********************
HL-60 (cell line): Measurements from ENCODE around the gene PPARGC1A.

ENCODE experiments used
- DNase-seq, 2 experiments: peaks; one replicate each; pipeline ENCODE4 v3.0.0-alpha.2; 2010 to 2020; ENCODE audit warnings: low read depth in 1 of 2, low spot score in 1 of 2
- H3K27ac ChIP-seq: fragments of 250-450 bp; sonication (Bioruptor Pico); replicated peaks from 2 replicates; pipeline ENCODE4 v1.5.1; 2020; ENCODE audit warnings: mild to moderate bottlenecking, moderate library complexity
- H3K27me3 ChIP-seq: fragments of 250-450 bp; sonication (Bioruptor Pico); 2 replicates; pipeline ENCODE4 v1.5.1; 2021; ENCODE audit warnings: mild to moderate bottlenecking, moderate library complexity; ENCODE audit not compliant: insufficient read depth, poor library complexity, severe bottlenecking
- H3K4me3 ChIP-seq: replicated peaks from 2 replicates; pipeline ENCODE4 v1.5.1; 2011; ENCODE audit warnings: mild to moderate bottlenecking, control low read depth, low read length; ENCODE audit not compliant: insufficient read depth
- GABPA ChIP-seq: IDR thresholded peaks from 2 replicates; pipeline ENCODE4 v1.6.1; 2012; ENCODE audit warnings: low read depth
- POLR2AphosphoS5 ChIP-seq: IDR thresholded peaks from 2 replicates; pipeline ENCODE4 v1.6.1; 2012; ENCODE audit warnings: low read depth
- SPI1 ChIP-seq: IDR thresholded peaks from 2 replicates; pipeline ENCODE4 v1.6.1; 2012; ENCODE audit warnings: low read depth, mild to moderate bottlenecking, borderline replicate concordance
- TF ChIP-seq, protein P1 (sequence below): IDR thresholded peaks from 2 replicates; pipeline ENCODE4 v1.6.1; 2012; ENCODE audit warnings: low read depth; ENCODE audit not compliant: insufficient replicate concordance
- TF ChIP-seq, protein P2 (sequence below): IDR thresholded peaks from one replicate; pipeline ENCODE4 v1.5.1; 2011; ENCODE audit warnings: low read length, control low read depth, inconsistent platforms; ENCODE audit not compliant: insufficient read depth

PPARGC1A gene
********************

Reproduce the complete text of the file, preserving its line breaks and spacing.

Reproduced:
HL-60 (cell line): Measurements from ENCODE around the gene PPARGC1A.

ENCODE experiments used
- DNase-seq, 2 experiments: peaks; one replicate each; pipeline ENCODE4 v3.0.0-alpha.2; 2010 to 2020; ENCODE audit warnings: low read depth in 1 of 2, low spot score in 1 of 2
- H3K27ac ChIP-seq: fragments of 250-450 bp; sonication (Bioruptor Pico); replicated peaks from 2 replicates; pipeline ENCODE4 v1.5.1; 2020; ENCODE audit warnings: mild to moderate bottlenecking, moderate library complexity
- H3K27me3 ChIP-seq: fragments of 250-450 bp; sonication (Bioruptor Pico); 2 replicates; pipeline ENCODE4 v1.5.1; 2021; ENCODE audit warnings: mild to moderate bottlenecking, moderate library complexity; ENCODE audit not compliant: insufficient read depth, poor library complexity, severe bottlenecking
- H3K4me3 ChIP-seq: replicated peaks from 2 replicates; pipeline ENCODE4 v1.5.1; 2011; ENCODE audit warnings: mild to moderate bottlenecking, control low read depth, low read length; ENCODE audit not compliant: insufficient read depth
- GABPA ChIP-seq: IDR thresholded peaks from 2 replicates; pipeline ENCODE4 v1.6.1; 2012; ENCODE audit warnings: low read depth
- POLR2AphosphoS5 ChIP-seq: IDR thresholded peaks from 2 replicates; pipeline ENCODE4 v1.6.1; 2012; ENCODE audit warnings: low read depth
- SPI1 ChIP-seq: IDR thresholded peaks from 2 replicates; pipeline ENCODE4 v1.6.1; 2012; ENCODE audit warnings: low read depth, mild to moderate bottlenecking, borderline replicate concordance
- TF ChIP-seq, protein P1 (sequence below): IDR thresholded peaks from 2 replicates; pipeline ENCODE4 v1.6.1; 2012; ENCODE audit warnings: low read depth; ENCODE audit not compliant: insufficient replicate concordance
- TF ChIP-seq, protein P2 (sequence below): IDR thresholded peaks from one replicate; pipeline ENCODE4 v1.5.1; 2011; ENCODE audit warnings: low read length, control low read depth, inconsistent platforms; ENCODE audit not compliant: insufficient read depth

PPARGC1A gene